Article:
And guess where many of those postmodernists ended up working?
With the collapse of the New Left , the socialist movement was dispirited and in disarray. No one was waiting expectantly for socialism to materialize. No one thought it could be achieved by appealing to the electorate. No one was in a position to mount a coup. And those willing to use violence were dead, in jail, or underground. What then was to be the next step for socialism? In 1974, Herbert Marcuse was asked whether he thought the New Left was history. He replied: “I don’t think it’s dead, and it will resurrect in the universities.”
And it certainly did.
The dominance of subjectivist and relativistic epistemologies in academic philosophy thus provided the academic Left with a new tactic. Confronted by harsh evidence and ruthless logic, the far Left had a reply: That is only logic and evidence; logic and evidence are subjective; you cannot really prove anything; feelings are deeper than logic; and our feelings say socialism.
If you adhere to a philosophy that says reason and logic are irrelevant, you of course have a very different view of what a proper education entails:
In education, postmodernism rejects the notion that the purpose of education is primarily to train a child’s cognitive capacity for reason in order to produce an adult capable of functioning independently in the world. That view of education is replaced with the view that education is to take an essentially indeterminate being and give it a social identity.
Postmodernist professors aren’t interested in teaching your children how to think. They’re much more interested in (ahem) teaching your children what to think. They want your children to have exactly the same “correct” beliefs the postmodernists themselves have – and one of those beliefs is that reason itself is a tool of the oppressors.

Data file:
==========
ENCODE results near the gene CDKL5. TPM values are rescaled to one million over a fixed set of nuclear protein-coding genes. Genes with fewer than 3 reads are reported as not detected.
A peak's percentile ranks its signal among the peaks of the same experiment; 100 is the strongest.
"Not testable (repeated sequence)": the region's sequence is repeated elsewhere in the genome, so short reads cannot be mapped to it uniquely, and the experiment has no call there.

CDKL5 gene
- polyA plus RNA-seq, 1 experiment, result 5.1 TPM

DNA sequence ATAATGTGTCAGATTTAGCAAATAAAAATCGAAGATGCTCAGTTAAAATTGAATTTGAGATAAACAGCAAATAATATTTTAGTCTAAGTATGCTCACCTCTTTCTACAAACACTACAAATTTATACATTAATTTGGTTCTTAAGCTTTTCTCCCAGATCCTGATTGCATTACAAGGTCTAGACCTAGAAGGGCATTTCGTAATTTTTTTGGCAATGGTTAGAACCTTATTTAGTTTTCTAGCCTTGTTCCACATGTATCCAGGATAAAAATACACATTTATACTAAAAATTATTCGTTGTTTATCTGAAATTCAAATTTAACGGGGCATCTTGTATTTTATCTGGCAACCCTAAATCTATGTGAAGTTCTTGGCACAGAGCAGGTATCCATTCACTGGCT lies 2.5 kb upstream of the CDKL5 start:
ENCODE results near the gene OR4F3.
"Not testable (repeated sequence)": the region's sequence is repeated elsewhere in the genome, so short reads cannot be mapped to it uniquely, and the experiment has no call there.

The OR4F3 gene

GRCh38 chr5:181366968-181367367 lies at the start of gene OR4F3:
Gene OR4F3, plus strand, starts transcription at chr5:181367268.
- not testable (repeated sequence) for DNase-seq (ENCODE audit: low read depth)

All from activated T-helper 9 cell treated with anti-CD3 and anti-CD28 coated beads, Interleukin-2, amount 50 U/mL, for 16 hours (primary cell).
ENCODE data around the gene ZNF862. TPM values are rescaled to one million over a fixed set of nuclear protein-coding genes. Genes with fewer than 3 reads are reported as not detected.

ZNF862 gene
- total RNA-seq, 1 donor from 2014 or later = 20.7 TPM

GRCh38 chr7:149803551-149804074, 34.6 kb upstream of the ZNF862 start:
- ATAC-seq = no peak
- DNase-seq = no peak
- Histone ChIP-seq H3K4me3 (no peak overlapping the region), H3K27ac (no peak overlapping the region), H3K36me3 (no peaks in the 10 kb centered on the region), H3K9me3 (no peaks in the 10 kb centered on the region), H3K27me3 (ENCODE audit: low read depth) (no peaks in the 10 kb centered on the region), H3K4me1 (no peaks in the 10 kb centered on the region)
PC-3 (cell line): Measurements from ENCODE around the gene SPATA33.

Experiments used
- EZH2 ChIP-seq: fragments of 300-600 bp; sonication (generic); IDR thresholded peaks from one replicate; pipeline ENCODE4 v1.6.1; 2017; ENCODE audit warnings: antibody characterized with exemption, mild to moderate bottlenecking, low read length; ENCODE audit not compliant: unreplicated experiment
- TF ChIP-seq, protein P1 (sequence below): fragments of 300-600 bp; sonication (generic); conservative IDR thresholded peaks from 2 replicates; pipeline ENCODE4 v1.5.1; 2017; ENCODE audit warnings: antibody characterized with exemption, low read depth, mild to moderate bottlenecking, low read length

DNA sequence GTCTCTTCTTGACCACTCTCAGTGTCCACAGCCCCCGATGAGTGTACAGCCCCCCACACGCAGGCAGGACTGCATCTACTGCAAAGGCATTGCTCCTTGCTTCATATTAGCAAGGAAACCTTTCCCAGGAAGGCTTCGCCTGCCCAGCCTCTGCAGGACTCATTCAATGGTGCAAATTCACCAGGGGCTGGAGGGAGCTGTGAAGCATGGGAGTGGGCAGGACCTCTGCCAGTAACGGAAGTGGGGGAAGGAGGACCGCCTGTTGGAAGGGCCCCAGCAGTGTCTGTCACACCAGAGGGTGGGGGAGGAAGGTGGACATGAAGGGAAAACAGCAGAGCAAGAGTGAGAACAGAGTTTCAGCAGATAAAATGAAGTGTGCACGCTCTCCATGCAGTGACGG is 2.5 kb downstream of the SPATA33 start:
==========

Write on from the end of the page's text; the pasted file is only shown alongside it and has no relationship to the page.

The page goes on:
Many deconstruct reason, truth, and reality because they believe that in the name of reason, truth, and reality Western civilization has wrought dominance, oppression, and destruction. “Reason and power are one and the same,” Jean-François Lyotard states.
Postmodernism then becomes an activist strategy against the coalition of reason and power. Postmodernism, Frank Lentricchia explains, “seeks not to find the foundation and the conditions of truth but to exercise power for the purpose of social change.”
The purpose of education isn’t to teach you how to examine the evidence and think your way into logical, reasonable conclusions. Nope … because reason itself is oppressive, a tool of the powerful, and is thus a barrier to meaningful social change.
So when you make a logical, reasonable argument in favor of free speech, the postmodernists aren’t at all impressed. In fact, they’ll likely just interpret your logical, reasonable argument as proof that you’re aiding and abetting the oppressors – although it might not be your fault. You might simply be an unwitting tool for the oppressors. As Hicks explains later in the book:
We are constructed socially, the postmoderns argue, and we are, even as adults, not aware of the social construction that underlies the speech we are engaging in. We might feel as though we are speaking freely and making our own choices, but the unseen hand of social construction is making us what we are. What you think and what you do and even how you think are governed by your background beliefs.
So in order to prevent you from being an oppressor – unwitting or otherwise – it’s okay to tell you to shut up. We’ll get to the “shut up” part next time.